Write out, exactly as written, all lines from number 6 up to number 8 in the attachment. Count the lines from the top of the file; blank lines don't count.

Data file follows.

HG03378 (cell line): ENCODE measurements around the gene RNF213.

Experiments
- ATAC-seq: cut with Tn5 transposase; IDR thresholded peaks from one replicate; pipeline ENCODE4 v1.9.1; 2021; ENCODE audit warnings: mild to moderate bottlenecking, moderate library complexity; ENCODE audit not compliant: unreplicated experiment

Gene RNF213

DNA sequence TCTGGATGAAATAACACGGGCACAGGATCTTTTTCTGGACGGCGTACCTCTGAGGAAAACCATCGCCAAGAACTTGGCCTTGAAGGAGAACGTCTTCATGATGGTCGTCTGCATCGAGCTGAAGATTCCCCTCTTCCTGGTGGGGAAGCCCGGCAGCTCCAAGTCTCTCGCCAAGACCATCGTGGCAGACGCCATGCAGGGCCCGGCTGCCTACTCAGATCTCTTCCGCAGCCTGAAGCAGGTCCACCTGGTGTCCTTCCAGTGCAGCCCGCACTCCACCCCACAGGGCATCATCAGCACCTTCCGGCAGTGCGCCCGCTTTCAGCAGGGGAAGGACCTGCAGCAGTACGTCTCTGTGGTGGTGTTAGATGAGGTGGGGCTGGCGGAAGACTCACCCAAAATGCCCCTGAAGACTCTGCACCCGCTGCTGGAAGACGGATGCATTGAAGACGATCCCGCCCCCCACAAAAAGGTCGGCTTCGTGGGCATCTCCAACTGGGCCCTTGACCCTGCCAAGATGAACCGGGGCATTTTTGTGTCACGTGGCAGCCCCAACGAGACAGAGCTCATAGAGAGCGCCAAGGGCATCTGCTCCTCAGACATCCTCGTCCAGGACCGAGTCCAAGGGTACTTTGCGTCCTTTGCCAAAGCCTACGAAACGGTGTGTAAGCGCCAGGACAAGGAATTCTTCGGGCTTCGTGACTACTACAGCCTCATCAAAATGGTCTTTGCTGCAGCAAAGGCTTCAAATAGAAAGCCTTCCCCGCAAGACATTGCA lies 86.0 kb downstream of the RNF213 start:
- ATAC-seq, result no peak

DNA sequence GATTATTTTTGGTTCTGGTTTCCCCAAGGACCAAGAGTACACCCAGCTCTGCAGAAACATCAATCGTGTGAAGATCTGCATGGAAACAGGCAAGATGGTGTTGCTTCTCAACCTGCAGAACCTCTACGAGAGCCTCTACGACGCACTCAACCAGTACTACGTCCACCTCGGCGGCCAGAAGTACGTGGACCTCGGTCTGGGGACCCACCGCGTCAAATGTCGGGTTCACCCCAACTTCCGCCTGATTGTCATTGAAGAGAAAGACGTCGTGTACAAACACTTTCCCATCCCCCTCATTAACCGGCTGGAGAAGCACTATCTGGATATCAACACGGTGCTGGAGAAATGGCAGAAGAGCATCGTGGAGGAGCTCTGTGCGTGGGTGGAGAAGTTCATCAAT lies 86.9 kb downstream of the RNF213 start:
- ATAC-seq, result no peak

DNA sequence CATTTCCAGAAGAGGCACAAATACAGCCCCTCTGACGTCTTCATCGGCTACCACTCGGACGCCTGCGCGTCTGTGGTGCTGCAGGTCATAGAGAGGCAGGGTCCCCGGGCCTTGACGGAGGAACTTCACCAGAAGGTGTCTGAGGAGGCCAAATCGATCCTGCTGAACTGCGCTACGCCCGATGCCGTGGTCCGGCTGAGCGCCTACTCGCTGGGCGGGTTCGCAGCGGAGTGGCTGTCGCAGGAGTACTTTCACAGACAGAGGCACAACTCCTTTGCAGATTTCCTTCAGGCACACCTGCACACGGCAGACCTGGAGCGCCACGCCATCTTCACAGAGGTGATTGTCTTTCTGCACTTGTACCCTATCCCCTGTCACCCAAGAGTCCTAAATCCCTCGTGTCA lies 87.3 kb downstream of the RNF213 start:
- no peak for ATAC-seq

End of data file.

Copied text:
- ATAC-seq, result no peak

DNA sequence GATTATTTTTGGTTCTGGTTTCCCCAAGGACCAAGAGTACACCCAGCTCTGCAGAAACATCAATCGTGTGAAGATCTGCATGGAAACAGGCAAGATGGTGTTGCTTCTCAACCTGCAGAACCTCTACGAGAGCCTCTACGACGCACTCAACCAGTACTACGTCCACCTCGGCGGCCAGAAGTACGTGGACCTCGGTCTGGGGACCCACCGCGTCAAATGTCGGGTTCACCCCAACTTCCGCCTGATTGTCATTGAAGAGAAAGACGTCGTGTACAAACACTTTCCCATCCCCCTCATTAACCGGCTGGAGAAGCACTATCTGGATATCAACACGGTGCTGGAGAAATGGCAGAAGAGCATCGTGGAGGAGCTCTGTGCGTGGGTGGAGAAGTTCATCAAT lies 86.9 kb downstream of the RNF213 start:
- ATAC-seq, result no peak